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Curt Swan

MOORE, ALAN - CURT SWAN / MURPHY ANDERSON - Action Comics #583 cover art, final Superman - SOLD... to one of the nicest collectors in the hobby!

Media Type: Pen and Ink
Art Type: Cover
Artists: Murphy Anderson Inker
Curt Swan Penciller

Action Comics #583 cover: The last Superman story Writer: Alan Moore September 1986 Penciller: Curt Swan Inker: Murphy Anderson aka SwAnderson "Whatever Happened To The Man of Tomorrow?" This comic book cover has a climactic image with a forlorn Superman soaring off the roof of the Daily Planet and everyone saving good-bye. This group includes the four comic creators people standing in front, left to right - Murphy Anderson, Curt Swan, Jenette Kahn, Julius Schwartz, next to Supes pals & gals Perry, Lois, Lana, Jimmy with his dog Krypto to the front... And surrounding the civilians, Superman's heroic partners - Batman & Robin, the silver-age JLA, Shazam, Wonder Woman the three founding Legion of Super-heroes members. After DC closed their multi-verses in the maxi-series Crisis on Infinite Earths. DC would also reboot the history of it's founding hero, Superman, leading to the idea of a last in-continuity story for the character. "Whatever Happened to the Man of Tomorrow?" is a 1986 comic book story featuring the DC Comics character of Superman. Written by Alan Moore with help from long-time, and soon to be retiring, Superman editor, Julius Schwartz, the story was published in two parts, beginning in Superman # 423 and ending in Action Comics #583, both published in September 1986. The story was drawn by long-time artist Curt Swan, in his final major contribution to the Superman titles, and was inked by George Pérez in the issue of Superman and Kurt Schaffenberger in the issue of Action Comics. The story was an imaginary tale which told the final story of the Silver Age Superman and his long history before the Modern era re-launch by writer/ artist John Byrne in the series, The Man of Steel. Superman editor Schwartz asked British writer, Alan Moore, to be the writer of this final story. Moore incorporated the extensive history of Superman and used historic tough points that would roundup the stories and characters. Schwartz used definitive Superman artist Curt Swan, who had been drawing the character in various publications since Superman #51 in 1948. Moore wanted his plot to honor the long history of the character and to serve as a complete conclusion to his mythology. The story is a frame story set ten years after Superman was last seen, where Lois Lane recounts the tale of the end of Superman's career to a reporter from the Daily Planet. Her story includes numerous violent attacks against Superman by his enemies, the public revelation of his secret identity of Clark Kent and a number of deaths of those closest to him. This final issue of this two-part story depicted the final showdown of Supes final battle with his most classic villains with Superman being assisted by his friends The story has been cited as one of the best stories of the character of Superman, and critics and audiences frequently choose it as one of the most memorable comics ever published. It is used as an example of how to close the long-time continuity of a comic book character. The story's legacy has endured with similar stories written as tributes to it. The title is a reference to one of the nicknames of Superman as the Man of Tomorrow, and was used in the title of another Superman comic book series This iconic cover artwork has only had a single previous owner, who had the art signed to him from the artist Curt Swan in 1989. That individual won the original art, which had been donated by Curt to a golf charity, in a raffle event close to the first years of the publication date. It was matted, framed and hung in a place of prominence in his home in the decades since. Our negotiations for this incredible piece have a history dating back many years and at times seemed to grow as cold as the Fortress of Solitude... But recently timing on both side seemed to finally align and at long last we worked out a deal for this long sought purchase. What a relief. Have just acquired custody of the art from the owner at a Bank of America office in the hub of Manhattan, facing the entrance of Madison Square Garden and in the alignment of the Empire State building between 34th and 33rd Street, it gives us pause to consider...truly a deal finished in the American way!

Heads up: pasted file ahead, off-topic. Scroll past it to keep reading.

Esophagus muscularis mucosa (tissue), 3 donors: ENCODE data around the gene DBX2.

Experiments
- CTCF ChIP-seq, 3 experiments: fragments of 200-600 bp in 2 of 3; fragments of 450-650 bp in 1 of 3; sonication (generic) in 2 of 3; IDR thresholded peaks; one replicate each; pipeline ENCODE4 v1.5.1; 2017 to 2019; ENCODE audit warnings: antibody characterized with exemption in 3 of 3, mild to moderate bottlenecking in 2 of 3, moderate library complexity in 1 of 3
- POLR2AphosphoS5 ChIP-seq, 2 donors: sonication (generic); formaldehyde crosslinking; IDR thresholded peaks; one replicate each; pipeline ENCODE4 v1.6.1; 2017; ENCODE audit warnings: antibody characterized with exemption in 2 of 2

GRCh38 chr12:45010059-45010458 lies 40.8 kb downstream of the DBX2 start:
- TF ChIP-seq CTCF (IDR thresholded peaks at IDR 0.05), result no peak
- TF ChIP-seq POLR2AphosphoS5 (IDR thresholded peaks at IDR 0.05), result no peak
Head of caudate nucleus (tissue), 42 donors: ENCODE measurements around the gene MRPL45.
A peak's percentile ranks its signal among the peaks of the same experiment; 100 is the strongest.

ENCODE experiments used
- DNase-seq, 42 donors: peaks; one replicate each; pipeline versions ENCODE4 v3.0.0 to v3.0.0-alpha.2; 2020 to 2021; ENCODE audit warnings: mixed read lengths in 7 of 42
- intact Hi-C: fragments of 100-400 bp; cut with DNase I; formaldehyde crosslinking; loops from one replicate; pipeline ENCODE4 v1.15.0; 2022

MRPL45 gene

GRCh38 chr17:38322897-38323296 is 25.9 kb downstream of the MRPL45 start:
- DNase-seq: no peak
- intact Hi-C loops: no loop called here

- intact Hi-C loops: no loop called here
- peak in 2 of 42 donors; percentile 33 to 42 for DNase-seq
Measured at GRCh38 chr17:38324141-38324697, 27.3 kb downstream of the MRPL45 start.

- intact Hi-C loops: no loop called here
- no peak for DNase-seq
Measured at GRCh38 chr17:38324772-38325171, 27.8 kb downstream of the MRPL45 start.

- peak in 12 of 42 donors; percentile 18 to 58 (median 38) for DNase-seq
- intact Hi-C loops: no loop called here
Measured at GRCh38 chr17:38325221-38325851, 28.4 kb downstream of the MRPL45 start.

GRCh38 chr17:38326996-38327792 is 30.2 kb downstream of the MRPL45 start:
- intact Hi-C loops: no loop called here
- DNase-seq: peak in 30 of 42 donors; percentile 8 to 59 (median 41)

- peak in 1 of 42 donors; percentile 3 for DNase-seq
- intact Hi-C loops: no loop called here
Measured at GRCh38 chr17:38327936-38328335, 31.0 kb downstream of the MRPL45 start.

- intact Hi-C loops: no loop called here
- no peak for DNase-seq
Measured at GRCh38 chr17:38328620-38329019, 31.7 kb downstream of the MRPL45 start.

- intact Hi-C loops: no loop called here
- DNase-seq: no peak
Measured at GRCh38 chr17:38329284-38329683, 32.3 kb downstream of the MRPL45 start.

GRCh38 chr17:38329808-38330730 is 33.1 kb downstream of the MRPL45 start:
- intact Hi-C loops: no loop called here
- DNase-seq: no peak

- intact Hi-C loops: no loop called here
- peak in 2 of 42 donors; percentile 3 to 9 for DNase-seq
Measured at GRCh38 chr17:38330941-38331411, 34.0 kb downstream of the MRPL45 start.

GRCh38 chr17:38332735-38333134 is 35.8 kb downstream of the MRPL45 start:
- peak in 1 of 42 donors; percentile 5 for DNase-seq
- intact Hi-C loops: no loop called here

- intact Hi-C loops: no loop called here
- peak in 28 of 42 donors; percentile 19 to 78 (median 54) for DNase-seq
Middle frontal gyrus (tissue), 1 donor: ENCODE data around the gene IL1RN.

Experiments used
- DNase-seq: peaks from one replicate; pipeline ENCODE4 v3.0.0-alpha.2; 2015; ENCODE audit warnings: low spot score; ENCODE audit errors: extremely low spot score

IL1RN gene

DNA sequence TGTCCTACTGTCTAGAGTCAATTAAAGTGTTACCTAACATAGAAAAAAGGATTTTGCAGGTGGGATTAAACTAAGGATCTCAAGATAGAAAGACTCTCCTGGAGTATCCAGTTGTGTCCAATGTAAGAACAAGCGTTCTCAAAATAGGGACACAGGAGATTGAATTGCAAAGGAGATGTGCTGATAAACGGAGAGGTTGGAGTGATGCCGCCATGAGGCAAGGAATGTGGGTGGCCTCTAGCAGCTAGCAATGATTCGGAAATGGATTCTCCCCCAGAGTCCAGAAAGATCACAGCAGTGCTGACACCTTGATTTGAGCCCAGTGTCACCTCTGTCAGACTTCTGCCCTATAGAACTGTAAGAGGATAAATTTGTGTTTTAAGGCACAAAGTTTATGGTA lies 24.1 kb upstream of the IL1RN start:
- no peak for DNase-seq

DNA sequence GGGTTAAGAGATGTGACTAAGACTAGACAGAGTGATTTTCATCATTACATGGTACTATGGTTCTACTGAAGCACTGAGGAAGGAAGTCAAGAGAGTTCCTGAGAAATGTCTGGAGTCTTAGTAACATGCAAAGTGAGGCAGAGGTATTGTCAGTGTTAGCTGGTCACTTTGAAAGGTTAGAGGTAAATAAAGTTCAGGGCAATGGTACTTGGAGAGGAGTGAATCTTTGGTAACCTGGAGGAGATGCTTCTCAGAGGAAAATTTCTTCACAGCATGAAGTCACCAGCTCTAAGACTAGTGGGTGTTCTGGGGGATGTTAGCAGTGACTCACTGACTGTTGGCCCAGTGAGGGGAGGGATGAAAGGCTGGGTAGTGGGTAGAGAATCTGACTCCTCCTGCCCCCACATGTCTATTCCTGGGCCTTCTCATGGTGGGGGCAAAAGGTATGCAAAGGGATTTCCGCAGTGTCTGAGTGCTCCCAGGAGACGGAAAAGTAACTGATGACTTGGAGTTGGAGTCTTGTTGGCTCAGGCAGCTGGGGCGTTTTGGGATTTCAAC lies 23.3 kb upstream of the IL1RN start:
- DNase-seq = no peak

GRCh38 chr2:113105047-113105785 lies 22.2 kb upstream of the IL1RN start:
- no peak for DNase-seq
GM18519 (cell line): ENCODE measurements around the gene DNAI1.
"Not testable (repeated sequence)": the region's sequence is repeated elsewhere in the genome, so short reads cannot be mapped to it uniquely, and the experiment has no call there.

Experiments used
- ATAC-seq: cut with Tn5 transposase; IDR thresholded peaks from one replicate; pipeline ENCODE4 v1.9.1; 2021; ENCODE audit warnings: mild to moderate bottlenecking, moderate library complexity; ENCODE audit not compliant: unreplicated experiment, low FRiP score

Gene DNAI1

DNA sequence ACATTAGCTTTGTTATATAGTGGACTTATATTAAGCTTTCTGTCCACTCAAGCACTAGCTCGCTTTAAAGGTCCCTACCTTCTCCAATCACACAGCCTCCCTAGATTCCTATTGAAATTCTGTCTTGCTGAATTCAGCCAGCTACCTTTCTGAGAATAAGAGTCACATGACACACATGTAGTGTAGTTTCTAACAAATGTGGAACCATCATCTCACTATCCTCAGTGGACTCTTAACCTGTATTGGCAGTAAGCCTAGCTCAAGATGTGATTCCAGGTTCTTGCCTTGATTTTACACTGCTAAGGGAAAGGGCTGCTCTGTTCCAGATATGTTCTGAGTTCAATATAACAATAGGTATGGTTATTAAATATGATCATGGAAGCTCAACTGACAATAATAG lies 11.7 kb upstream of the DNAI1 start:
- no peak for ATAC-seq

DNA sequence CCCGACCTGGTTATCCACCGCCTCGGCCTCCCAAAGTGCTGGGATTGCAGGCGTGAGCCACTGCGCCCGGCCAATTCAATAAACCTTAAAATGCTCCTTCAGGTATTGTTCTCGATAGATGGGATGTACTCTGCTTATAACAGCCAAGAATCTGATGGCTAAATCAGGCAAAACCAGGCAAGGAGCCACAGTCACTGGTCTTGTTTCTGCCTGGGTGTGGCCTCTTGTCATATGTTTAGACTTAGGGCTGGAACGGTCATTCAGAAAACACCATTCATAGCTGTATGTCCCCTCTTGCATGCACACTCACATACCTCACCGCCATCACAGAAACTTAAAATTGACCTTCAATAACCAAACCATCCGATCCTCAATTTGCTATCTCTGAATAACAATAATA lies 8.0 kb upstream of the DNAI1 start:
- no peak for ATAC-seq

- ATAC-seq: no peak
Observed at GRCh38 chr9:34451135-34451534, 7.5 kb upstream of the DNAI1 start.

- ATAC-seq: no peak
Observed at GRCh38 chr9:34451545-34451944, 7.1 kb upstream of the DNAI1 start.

Sold... to one of the nicest collectors!
Sold


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